Hopes were fading on Wednesday night of finding any more survivors in the tangled wreckage of the motorway bridge that collapsed in Genoa.
Search and rescue operations continued even though fire fighters and police were not hearing any cries for help from within the mountains of smashed concrete slabs, twisted steel and crushed cars.
“We are no longer hearing any audible signs of life, but we are not going to stop searching,” Luciano Roncalli, a fire service officer, told the The Telegraph.
“Due to the huge slabs of cement there is still a chance of surviving in a big void inside the rubble, so just because we cannot hear anything doesn’t mean there is no hope.”
Richard Bordoni, a search and rescue specialist, said: “We won’t stop until we’ve removed every last bit of cement.”
Emergency officials used tall hydraulic cranes to carefully lift away large chunks of reinforced cement, before trying to detect signs of life with sniffer dogs, search cameras and listening devices.
“Everyone in Genoa knew the bridge was in bad condition, but as usual it is we citizens who pay the price for these national disgraces,” said Barbara Logrippo, 43, who lives in the area.
As Italians asked how such a large and crucial transport structure could simply disintegrate without warning, details emerged of the people who lost their lives in the disaster.
Among the victims were a young Italian couple and their seven-year-old son. Roberto Robbiano, his wife Ersilia Piccinino and their son Samuele all died when their car plummeted 150ft to the ground after a 260ft section of the Morandi bridge suddenly disintegrated in a thunderstorm on Tuesday.
The family were heading off on holiday to Sardinia when the bridge, which spans a broad valley of apartment blocks, warehouses and railway lines, collapsed.
Firefighters found Samuele’s favourite football, decorated with images of Spiderman, inside the smashed remains of their car, along with a bucket, a spade and a beach umbrella that was still wrapped in cellophane.
The victims also included Stella Boccia, 24, from Tuscany, and her boyfriend Carlos Jesus Truillo, 23, originally from the Dominican Republic.
“A piece of our hearts lies beneath the rubble of the bridge in Genoa,” Ms Boccia’s parents wrote on Facebook. The couple were returning from a holiday.
The disaster claimed the lives of another couple – Marta Danisi, 29, a nurse, and her boyfriend Alberto Fanfani, 32, an anaesthetist from Florence. They were due to get married next year.
The dead also included Luigi Matti Altadonna, 35, who was married with four children and was going to work when the bridge disintegrated beneath his vehicle. His colleague, Gianluca Ardini, 29, survived.
Elisa Bozzo, 34, was travelling in her black Opel across the bridge when she too plummeted into the void and lost her life.
Three people of Chilean background died – Juan Carlos Pastenes, 64, a chef, his wife, Nora Rivera, and Juan Figueroa, 60, who had lived in Italy for decades.
Four young French people on their way to a techno music festival in Italy were also killed, the French foreign ministry said. It did not name them but French media said they were three friends from the Toulouse region and another person they had picked up along the way.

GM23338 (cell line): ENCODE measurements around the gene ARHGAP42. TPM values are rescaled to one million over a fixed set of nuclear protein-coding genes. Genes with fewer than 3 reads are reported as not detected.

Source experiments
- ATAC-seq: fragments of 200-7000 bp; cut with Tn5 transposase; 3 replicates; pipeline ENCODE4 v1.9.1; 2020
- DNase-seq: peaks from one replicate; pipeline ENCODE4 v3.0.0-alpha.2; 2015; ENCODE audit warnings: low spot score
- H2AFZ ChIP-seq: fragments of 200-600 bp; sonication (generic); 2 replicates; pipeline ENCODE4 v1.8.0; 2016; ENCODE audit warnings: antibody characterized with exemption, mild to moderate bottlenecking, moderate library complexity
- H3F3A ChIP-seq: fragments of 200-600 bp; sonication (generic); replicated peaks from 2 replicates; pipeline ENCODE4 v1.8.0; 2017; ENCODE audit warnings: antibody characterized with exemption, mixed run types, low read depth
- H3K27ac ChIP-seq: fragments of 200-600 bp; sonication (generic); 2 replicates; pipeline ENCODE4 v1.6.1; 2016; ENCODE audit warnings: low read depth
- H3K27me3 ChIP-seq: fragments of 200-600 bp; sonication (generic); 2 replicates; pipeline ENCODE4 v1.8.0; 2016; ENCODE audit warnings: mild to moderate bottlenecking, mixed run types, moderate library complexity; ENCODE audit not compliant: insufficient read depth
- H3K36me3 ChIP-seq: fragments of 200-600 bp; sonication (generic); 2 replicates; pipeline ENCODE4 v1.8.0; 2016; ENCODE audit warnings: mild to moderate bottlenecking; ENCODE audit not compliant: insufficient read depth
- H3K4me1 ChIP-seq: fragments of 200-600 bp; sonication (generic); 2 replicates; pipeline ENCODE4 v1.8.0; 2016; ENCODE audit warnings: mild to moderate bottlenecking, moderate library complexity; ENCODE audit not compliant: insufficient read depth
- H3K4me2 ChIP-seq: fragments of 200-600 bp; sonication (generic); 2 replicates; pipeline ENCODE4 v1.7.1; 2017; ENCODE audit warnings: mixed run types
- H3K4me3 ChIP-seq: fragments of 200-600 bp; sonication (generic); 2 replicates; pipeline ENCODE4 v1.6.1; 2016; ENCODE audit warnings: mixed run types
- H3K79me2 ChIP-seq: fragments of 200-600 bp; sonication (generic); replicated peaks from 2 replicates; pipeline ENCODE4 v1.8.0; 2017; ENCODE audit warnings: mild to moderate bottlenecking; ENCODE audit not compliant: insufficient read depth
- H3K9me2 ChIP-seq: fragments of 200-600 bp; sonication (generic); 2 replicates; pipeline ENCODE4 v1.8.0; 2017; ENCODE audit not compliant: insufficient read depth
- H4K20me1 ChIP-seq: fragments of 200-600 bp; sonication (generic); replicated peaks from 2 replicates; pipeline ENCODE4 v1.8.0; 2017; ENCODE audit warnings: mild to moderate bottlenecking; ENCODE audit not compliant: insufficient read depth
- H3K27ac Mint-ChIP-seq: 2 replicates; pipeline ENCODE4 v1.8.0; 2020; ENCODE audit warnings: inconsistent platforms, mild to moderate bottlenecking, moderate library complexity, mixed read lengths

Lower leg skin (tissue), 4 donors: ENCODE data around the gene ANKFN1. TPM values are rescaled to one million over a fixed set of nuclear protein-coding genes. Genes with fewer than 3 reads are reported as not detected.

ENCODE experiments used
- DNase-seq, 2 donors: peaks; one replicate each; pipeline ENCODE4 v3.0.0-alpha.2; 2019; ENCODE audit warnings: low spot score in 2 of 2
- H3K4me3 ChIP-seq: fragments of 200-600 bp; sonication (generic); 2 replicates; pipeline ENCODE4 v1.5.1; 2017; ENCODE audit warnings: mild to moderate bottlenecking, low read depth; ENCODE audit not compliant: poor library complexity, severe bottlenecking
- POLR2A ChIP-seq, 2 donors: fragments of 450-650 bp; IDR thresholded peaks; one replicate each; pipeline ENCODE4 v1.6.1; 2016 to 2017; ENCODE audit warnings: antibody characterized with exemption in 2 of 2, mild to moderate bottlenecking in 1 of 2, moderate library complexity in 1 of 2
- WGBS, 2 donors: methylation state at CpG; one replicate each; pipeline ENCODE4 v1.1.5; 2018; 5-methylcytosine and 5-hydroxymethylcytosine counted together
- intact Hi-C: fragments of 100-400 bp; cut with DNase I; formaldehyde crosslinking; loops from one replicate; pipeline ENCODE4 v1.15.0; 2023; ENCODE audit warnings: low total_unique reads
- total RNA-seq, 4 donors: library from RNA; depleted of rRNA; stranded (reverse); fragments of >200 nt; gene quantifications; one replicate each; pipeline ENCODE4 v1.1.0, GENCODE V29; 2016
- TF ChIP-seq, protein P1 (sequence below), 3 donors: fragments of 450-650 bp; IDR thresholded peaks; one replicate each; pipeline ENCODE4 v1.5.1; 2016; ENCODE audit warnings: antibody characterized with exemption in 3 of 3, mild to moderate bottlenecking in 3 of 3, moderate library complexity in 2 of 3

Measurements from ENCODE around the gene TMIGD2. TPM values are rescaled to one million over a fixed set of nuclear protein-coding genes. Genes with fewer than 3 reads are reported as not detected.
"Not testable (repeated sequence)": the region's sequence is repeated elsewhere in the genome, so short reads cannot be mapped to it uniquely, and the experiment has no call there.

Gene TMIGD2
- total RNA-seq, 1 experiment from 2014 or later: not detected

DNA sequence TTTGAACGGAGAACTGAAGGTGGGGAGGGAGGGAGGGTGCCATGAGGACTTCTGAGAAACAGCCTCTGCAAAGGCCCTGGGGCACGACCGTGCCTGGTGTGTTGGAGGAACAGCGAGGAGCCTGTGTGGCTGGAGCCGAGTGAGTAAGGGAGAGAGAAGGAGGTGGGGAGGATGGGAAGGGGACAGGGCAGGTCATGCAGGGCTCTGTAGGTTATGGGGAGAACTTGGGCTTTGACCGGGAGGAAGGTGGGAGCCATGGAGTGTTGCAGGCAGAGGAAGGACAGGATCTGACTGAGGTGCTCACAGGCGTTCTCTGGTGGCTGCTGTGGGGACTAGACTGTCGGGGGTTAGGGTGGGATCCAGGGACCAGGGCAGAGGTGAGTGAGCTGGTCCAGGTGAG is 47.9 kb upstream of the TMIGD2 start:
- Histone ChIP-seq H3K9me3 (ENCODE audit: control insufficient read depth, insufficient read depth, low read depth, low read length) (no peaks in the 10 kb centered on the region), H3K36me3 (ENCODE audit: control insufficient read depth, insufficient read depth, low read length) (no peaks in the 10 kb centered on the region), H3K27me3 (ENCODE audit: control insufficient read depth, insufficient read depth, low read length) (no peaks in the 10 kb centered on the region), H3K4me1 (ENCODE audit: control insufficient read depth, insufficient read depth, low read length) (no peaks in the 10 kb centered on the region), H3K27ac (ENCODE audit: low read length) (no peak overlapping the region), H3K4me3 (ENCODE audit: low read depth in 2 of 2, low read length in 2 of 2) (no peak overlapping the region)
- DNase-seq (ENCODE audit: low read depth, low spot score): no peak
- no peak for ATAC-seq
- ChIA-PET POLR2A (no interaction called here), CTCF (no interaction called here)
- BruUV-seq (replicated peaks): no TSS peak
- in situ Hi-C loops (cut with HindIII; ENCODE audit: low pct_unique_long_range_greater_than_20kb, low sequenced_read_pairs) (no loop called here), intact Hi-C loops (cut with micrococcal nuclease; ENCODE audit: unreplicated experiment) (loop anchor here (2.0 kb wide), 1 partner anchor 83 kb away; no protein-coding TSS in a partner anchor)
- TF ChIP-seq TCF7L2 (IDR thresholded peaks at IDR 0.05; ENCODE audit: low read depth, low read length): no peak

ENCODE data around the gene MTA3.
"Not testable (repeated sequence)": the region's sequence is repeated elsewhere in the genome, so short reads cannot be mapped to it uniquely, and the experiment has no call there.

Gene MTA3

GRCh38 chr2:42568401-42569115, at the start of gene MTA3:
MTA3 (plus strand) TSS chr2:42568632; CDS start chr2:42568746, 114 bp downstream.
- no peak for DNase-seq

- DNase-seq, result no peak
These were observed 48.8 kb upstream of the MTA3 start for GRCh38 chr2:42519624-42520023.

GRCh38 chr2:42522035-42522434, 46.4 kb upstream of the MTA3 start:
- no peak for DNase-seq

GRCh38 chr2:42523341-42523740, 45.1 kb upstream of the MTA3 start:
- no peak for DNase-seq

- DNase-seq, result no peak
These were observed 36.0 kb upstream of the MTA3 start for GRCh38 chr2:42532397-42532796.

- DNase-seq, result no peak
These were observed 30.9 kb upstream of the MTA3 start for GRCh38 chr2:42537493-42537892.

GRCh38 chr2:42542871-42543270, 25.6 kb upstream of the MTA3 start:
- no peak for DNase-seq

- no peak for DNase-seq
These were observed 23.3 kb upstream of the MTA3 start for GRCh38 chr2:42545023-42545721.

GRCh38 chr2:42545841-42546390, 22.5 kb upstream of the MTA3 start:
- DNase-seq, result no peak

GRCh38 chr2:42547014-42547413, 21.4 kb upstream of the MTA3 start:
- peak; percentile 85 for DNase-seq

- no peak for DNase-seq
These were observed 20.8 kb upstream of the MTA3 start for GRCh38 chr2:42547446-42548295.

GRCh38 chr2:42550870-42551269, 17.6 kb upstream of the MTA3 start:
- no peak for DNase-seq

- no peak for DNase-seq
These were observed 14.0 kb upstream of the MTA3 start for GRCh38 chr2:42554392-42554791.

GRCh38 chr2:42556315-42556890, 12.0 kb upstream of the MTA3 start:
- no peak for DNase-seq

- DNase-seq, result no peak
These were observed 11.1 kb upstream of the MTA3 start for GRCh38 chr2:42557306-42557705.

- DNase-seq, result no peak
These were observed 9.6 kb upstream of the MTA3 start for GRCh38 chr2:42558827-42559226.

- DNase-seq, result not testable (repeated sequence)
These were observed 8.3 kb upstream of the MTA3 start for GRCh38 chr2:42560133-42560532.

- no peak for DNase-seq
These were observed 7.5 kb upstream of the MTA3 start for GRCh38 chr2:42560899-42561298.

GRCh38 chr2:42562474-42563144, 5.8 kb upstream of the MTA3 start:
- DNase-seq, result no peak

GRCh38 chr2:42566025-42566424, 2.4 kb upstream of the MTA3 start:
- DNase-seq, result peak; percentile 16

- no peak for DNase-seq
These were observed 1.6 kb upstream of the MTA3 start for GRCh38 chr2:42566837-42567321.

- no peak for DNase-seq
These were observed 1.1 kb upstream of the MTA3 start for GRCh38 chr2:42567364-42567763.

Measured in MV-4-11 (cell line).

French and Italian media named the dead as Melissa Artus, 21, her friend Axelle Place, 19, a young man believed to be Melissa's boyfriend named Nathan Gusman, 20, and William Pouzadoux 22. Le Parisien newspaper said Mr Pouzadoux's sister had confirmed that her brother was one of the victims.
The bodies of the two women and two men were found in a car among the debris of the collapsed bridge. Three national identity cards found in the vehicle helped investigators identify them, Le Parisien said.
An ear-ring and a bracelet recovered in the car were also used to help identify the victims, Italy's La Stampa daily said.
The driver of the car was a young woman from Lautrec, a small town near Toulouse, who was travelling with two friends from Toulouse, according to reports.
Melissa on August 2 posted a message on Facebook asking for someone to accompany them to the festival as someone had dropped out of their group. They are believed to have picked up Mr Pouzadoux, who responded to the ad, in Montpellier before continuing across the border into Italy.
A French-registered lorry was also found in the debris in which one body was found. Two identity cards were found in the truck. They belonged to two Romanian employees of the French removals firm Alba, reports said.
"We remain in contact with the Italian authorities in order to determine the possible presence of more French nationals among the victims," the foreign ministry in Paris said.
A fruit and vegetable truck driver who was returning from France to Italy also died. Gennaro Sarnataro, 43, was from Naples.
Two employees of a waste management company, who were working in the valley beneath the bridge when it collapsed, were also killed.
They were named as Bruno Casagrande, 57, and Mirco Vinci, 30.
They were doing shift work in place of regular workers who had gone away on their summer holidays.
“They had only just started their contracts,” said Tiziana Merlino, the director of the waste management company AMIU.
With Genoa and the surrounding Liguria region in shock, the mayor of the port city declared two days of mourning, starting today.
Andrea Cerulli, 48, an avid fan of the local football team, was also killed in the tragedy.
His girlfriend and son had gone on holiday but he had stayed behind in Genoa to work. He was killed as he drove to work.
Three children were among the dead, according to the Italian media.
Among them was an unnamed boy from Florence in Tuscany.
Dario Nardella, the mayor of Florence, offered his condolences to the boy’s family but did not say if any of his relatives were among the victims.
Video: Rescue Teams Search for Survivors After Bridge Collapse